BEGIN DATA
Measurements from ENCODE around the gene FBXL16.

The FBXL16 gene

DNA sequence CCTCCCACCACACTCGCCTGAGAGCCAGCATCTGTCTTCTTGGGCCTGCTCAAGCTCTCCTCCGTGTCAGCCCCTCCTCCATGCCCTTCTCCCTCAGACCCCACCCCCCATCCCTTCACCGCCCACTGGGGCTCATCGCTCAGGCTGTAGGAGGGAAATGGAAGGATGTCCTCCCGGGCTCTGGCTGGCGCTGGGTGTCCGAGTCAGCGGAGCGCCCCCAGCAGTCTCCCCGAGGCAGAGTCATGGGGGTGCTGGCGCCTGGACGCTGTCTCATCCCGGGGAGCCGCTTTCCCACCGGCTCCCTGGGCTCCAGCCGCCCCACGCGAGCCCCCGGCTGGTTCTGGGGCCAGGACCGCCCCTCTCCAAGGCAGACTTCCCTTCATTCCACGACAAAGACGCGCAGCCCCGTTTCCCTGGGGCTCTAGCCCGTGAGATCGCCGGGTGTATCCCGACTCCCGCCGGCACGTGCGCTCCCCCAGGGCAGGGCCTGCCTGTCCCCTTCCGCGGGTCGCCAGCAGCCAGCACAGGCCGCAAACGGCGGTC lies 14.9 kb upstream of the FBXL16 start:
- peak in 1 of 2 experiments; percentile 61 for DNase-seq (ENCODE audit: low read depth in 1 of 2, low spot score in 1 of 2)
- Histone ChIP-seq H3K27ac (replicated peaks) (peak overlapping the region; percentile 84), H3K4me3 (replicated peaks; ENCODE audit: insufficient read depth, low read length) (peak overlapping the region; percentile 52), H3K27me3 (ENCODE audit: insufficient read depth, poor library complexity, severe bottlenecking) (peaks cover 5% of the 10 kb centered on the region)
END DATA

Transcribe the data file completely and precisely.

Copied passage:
Measurements from ENCODE around the gene FBXL16.

The FBXL16 gene

DNA sequence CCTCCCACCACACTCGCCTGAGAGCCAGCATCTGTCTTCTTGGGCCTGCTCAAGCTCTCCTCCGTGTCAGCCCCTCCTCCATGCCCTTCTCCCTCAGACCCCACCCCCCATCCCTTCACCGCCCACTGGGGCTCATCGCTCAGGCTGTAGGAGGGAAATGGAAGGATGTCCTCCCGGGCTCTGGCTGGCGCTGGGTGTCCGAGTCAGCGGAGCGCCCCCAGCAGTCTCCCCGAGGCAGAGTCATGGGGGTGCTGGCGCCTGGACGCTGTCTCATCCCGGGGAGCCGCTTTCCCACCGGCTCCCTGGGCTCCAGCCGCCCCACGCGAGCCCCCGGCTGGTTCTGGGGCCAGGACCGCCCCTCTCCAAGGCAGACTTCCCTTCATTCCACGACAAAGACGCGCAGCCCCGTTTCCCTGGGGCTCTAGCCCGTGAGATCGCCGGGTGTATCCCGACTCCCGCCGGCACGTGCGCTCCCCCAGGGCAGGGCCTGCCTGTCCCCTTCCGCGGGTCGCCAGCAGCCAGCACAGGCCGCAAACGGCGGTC lies 14.9 kb upstream of the FBXL16 start:
- peak in 1 of 2 experiments; percentile 61 for DNase-seq (ENCODE audit: low read depth in 1 of 2, low spot score in 1 of 2)
- Histone ChIP-seq H3K27ac (replicated peaks) (peak overlapping the region; percentile 84), H3K4me3 (replicated peaks; ENCODE audit: insufficient read depth, low read length) (peak overlapping the region; percentile 52), H3K27me3 (ENCODE audit: insufficient read depth, poor library complexity, severe bottlenecking) (peaks cover 5% of the 10 kb centered on the region)